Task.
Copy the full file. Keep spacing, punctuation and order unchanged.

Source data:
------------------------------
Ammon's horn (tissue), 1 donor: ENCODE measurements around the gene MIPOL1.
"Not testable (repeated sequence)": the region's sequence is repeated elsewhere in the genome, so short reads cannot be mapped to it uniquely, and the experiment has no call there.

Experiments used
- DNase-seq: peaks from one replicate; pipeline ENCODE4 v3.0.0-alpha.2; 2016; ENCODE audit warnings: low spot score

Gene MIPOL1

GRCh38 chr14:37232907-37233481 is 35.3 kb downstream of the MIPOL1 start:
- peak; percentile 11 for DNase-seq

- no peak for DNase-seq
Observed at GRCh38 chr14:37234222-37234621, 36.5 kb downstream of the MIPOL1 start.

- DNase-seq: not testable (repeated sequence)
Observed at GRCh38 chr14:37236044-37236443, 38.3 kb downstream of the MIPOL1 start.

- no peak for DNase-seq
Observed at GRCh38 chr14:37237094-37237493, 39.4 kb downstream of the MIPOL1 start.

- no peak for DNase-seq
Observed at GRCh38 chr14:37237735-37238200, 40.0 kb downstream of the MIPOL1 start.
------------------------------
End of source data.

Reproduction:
Ammon's horn (tissue), 1 donor: ENCODE measurements around the gene MIPOL1.
"Not testable (repeated sequence)": the region's sequence is repeated elsewhere in the genome, so short reads cannot be mapped to it uniquely, and the experiment has no call there.

Experiments used
- DNase-seq: peaks from one replicate; pipeline ENCODE4 v3.0.0-alpha.2; 2016; ENCODE audit warnings: low spot score

Gene MIPOL1

GRCh38 chr14:37232907-37233481 is 35.3 kb downstream of the MIPOL1 start:
- peak; percentile 11 for DNase-seq

- no peak for DNase-seq
Observed at GRCh38 chr14:37234222-37234621, 36.5 kb downstream of the MIPOL1 start.

- DNase-seq: not testable (repeated sequence)
Observed at GRCh38 chr14:37236044-37236443, 38.3 kb downstream of the MIPOL1 start.

- no peak for DNase-seq
Observed at GRCh38 chr14:37237094-37237493, 39.4 kb downstream of the MIPOL1 start.

- no peak for DNase-seq
Observed at GRCh38 chr14:37237735-37238200, 40.0 kb downstream of the MIPOL1 start.